The fantasy novel Alice’s Adventures in Wonderland by Lewis Carroll is presumed by many to be aimed towards children, probably because of the last paragraph of the book (“and how she would keep, through all her riper years, the simple and loving heart of her childhood”) and, of course, the very nature of the story – seemingly nothing more than the adventure of a misguided Alice through a unbelievable, mesmerising realm. Perhaps in simplified version that can be the case, but there is subtle social critique at the base of multiple characters, which from the get-go reveals another dimension to the story. Furthermore, clever manipulation of language would be missed by children – the same thing with questions of the existential type.
A bizarre introduction and the alteration of time
From the very beginning, there is something rather “off” in Alice’s Adventures in Wonderland: “when she thought it [rabbit speaking to itself that it’d be late] over afterwards, it occurred to her that she ought to have wondered at this, but at the time it all seemed quite natural”. How is it that doesn’t catch someone’s attention from the get-go? That is a rather unusual reaction to have to something as equally as unusual as a rabbit appearing to be human.
Time either ceases to exist in its “original” form or it is altered from the very moment Alice goes down the rabbit hole. This quote highlights this issue: “Either the well was very deep, or she fell very slowly, for she had plenty of time as she went down to look about her”. Later, another instance supports the idea that time is completely different in this dimension, which retains enough normalcy as to not be completely incomprehensible by the human brain. It is so different; in fact, that it’s considered a person that controls the clock, with its name capitalised as Time.
Alice’s presumed rationality and social critique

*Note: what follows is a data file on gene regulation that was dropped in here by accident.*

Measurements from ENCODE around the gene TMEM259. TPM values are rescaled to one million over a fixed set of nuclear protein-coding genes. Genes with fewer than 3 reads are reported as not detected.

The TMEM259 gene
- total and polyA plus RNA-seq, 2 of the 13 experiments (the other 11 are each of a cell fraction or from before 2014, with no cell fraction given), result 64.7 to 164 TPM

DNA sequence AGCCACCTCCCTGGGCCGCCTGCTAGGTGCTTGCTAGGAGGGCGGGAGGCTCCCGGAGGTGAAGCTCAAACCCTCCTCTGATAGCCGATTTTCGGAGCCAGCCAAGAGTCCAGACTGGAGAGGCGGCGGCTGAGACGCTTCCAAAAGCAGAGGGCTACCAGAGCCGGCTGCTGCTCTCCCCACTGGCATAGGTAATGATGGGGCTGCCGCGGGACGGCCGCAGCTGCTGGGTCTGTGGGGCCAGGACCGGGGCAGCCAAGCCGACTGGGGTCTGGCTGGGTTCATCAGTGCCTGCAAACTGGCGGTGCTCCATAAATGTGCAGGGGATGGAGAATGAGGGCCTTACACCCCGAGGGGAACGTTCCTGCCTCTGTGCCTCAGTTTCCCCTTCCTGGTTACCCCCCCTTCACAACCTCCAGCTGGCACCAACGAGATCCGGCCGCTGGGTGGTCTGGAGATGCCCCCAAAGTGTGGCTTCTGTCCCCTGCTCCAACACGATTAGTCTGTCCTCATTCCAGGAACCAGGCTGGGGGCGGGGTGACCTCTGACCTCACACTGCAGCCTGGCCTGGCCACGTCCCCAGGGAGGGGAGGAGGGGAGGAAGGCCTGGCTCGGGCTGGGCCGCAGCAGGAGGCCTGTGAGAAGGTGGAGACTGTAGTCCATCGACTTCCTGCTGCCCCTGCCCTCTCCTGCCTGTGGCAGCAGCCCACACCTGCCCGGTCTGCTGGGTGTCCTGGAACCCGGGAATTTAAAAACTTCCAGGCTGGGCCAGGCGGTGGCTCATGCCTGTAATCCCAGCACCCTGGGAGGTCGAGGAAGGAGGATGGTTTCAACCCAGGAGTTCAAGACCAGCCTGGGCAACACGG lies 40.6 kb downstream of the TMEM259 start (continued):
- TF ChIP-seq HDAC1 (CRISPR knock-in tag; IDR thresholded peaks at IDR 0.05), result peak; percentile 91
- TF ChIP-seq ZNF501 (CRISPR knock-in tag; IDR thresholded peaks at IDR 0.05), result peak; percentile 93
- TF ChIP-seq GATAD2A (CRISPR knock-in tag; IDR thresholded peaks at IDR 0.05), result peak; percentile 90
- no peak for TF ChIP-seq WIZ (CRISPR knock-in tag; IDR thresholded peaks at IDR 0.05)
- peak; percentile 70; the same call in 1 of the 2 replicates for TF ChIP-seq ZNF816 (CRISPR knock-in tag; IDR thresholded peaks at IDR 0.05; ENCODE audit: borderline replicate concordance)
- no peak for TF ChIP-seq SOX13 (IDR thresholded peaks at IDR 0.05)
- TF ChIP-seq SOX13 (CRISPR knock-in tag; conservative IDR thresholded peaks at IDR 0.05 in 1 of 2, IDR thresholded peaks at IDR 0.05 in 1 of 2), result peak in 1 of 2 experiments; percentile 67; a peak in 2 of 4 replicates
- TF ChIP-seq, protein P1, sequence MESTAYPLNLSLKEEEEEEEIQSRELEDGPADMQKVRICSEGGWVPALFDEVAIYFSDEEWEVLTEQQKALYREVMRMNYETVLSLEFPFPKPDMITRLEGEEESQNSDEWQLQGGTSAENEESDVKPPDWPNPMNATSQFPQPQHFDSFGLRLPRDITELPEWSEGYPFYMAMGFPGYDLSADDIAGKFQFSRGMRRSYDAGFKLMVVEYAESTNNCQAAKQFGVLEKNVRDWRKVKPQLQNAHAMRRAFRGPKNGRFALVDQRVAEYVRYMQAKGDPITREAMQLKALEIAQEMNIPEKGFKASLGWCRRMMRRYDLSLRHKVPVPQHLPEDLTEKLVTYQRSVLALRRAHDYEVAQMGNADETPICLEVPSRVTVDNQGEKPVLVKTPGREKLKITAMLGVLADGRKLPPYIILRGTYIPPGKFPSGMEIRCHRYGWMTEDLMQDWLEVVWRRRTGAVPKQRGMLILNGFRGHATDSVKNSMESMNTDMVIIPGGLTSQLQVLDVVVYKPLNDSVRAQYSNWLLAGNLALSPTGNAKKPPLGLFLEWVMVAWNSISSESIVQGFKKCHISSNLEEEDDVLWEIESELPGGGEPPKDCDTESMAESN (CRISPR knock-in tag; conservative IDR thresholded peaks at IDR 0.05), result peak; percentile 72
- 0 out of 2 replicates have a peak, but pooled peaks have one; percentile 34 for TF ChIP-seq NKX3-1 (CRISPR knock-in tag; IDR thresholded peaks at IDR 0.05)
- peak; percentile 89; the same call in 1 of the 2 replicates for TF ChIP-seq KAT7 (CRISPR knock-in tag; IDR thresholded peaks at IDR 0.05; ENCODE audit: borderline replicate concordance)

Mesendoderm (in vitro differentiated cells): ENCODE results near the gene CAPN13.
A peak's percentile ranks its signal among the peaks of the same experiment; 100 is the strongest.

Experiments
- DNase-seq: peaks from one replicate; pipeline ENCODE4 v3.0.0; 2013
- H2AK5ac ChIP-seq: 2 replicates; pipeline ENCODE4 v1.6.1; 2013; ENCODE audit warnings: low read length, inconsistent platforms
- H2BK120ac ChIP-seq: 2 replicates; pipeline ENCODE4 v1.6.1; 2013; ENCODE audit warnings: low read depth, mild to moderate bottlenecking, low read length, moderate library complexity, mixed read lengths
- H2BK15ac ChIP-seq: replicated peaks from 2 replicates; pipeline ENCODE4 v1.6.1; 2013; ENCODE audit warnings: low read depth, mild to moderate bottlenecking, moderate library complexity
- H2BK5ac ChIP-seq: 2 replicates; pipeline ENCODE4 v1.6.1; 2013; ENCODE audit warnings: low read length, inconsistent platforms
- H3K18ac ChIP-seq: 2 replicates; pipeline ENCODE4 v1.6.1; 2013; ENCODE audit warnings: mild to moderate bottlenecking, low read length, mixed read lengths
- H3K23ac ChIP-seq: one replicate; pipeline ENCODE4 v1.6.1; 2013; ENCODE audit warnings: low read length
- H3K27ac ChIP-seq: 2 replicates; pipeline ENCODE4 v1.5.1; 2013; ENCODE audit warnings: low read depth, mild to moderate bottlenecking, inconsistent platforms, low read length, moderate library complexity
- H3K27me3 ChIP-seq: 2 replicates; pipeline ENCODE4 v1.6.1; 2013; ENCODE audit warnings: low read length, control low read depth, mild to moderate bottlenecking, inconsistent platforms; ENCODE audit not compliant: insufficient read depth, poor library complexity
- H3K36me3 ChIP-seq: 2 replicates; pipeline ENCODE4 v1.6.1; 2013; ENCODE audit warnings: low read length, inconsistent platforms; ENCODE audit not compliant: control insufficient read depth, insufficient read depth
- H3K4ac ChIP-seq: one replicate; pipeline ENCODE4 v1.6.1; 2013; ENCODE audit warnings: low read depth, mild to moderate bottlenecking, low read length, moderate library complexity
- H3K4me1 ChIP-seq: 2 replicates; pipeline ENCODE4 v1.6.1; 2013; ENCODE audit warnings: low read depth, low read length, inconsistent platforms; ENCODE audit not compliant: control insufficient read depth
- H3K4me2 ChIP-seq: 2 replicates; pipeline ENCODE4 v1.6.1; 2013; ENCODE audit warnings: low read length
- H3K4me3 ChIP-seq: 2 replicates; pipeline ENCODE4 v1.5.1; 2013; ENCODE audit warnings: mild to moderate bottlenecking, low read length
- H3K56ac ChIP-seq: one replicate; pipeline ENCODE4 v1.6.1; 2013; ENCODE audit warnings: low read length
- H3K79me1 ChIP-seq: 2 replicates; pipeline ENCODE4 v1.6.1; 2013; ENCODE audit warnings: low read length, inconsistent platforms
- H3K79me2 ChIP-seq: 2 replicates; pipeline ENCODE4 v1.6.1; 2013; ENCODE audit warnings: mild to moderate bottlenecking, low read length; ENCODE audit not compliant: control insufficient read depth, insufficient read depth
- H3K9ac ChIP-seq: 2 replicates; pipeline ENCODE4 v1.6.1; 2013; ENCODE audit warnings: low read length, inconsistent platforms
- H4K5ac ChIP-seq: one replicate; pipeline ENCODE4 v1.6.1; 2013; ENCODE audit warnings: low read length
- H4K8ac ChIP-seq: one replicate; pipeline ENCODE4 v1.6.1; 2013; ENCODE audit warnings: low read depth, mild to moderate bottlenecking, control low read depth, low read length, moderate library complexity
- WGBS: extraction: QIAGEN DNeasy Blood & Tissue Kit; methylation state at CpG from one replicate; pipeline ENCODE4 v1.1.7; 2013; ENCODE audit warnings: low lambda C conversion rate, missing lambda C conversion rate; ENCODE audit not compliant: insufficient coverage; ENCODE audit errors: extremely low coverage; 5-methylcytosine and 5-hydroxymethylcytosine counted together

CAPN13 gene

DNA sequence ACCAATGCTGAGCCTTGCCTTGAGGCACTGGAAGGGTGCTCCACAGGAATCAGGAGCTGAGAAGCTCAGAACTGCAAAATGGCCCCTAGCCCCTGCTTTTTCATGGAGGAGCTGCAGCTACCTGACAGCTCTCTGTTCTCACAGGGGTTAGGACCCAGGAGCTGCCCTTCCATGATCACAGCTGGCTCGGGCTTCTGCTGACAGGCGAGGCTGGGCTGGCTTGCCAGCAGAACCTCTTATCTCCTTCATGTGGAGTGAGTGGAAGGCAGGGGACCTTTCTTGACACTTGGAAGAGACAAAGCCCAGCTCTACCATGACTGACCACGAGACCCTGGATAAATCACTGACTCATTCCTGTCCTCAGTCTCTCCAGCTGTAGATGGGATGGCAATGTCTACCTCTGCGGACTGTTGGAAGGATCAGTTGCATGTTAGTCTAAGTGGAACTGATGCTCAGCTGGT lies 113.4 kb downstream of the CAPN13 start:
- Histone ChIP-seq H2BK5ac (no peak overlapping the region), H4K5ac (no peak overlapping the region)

Alice critiques the supposed madness of the creatures she encounters, not being able to realise she is the odd one out. She infiltrated a unknown dimension and her very existence and manner of being appears insane before them. She is deemed a beacon of rationality in Alice’s Adventures in Wonderland by some, but in truth, she’s just as mad as they are. It’s a matter of perspective and she has no right to change them, as their reality works perfectly fine as it is (“We’re all mad here. I’m mad. You’re mad.”). The famous quote highlights that nicely.
In terms of social critique in Alice’s Adventures in Wonderland we have The Queen of Hearts that can represent an oppressive monarchy, as she keeps shouting “Off with his head!” rather obsessively. She never seems to actually behead anyone and the Gryphon says so as well: “It’s all her fancy, that: they never execute nobody, you know. Come on!”. Despite that, she is feared by everyone. The rabbit may represent a busy businessman, as he is presumed to have a handmaid Mary Ann. He is also quite arrogant and easily irritable.
Confused reality and identity
Wonderland alters all facets of reality: time, space and seemingly even language and memory (in Alice’s case). She constantly forgets things that she used to know very well (about history, geography, the multiplication table). She jumbles words and can’t even repeat what she is being told to say (“She hardly knew what she was saying, and the words came very queer indeed”). She also makes mistakes like saying “curiouser and curiouser”, which is a rather bizarre mistake to make.
Although related to her being an intruder essentially, the question “Who are you?” asked by the hookah-loving caterpillar blindsides Alice. She is unable to answer and it is very telling. It’s unlikely to know the true nature of your own self even in the normal world. Wonderland makes her sense of identity even more confused and complicated.
Finally, although revealed to be a dream in the end, you can interpret the things happening in Alice’s Adventures in Wonderland as fragments of imagination derived from a disordered mind. The book stood as inspiration for the Alice in Wonderland syndrome – it causes distortion of perception, which is in tune with the unfolding events.